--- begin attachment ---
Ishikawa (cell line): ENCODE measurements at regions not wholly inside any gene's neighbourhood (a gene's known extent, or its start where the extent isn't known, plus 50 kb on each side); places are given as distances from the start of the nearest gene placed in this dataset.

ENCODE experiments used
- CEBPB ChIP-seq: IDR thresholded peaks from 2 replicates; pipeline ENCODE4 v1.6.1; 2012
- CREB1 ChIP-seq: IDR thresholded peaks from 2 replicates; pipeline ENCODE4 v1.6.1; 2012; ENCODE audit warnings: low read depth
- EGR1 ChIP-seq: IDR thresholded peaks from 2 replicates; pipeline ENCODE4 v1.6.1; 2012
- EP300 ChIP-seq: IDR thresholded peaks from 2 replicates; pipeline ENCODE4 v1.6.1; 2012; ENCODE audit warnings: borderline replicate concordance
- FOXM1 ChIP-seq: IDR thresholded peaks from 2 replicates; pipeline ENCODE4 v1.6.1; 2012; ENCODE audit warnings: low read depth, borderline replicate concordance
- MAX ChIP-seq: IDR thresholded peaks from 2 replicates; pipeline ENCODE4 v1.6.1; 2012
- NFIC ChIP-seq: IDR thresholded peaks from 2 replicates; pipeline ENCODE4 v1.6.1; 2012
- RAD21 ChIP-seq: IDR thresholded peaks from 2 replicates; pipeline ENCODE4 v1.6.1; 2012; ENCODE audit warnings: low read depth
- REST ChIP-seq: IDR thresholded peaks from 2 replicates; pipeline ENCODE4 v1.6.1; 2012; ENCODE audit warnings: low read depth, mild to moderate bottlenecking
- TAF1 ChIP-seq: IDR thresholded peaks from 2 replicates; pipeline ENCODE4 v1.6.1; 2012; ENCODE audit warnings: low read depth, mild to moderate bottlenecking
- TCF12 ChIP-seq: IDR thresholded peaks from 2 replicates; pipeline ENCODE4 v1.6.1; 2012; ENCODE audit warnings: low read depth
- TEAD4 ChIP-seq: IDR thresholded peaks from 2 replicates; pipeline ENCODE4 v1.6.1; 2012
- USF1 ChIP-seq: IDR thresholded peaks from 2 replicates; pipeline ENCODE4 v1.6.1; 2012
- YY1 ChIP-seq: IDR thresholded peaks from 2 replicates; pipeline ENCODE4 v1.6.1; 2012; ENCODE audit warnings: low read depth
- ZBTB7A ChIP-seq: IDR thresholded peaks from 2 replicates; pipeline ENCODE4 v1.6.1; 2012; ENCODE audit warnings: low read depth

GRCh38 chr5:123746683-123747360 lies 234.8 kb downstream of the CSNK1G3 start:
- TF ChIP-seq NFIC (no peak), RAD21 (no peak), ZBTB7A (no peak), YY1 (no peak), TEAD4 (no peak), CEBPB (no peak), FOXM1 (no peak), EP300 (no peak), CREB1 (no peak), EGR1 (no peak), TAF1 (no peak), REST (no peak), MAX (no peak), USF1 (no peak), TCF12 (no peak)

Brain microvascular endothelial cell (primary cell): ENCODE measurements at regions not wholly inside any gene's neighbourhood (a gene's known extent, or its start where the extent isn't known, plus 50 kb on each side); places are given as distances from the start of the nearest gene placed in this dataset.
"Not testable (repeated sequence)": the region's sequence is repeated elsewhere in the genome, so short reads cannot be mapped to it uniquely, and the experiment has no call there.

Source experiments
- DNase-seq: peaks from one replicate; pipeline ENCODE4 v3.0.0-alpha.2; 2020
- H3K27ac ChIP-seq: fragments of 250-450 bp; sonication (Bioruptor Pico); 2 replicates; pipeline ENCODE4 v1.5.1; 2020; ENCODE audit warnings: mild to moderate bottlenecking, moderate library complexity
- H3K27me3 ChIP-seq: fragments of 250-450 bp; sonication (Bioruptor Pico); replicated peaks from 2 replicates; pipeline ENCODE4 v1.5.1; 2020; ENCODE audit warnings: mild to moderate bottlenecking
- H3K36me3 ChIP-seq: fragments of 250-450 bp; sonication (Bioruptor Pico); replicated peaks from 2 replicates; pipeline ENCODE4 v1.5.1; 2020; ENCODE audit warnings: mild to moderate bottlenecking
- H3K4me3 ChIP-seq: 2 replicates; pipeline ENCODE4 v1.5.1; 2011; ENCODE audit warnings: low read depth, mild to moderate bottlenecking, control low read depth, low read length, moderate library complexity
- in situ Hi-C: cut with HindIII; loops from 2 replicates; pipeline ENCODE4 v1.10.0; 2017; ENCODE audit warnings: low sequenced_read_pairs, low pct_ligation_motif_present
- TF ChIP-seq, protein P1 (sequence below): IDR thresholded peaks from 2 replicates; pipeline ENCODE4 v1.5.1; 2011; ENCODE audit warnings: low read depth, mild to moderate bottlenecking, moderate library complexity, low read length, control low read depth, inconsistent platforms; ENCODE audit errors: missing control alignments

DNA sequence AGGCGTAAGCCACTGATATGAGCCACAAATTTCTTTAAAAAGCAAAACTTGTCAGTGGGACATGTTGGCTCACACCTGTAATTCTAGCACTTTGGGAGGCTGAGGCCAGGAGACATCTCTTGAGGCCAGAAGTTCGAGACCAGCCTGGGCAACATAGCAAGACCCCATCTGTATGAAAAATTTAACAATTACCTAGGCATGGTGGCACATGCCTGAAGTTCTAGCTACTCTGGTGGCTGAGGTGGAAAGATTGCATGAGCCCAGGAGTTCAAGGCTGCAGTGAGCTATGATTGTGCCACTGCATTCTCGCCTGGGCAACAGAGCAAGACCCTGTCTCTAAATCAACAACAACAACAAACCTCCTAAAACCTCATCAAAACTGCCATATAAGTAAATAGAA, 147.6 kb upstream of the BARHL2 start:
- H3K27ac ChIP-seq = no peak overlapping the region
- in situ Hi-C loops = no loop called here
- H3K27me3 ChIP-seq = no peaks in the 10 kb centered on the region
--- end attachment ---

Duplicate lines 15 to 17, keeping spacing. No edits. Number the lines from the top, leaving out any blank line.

- USF1 ChIP-seq: IDR thresholded peaks from 2 replicates; pipeline ENCODE4 v1.6.1; 2012
- YY1 ChIP-seq: IDR thresholded peaks from 2 replicates; pipeline ENCODE4 v1.6.1; 2012; ENCODE audit warnings: low read depth
- ZBTB7A ChIP-seq: IDR thresholded peaks from 2 replicates; pipeline ENCODE4 v1.6.1; 2012; ENCODE audit warnings: low read depth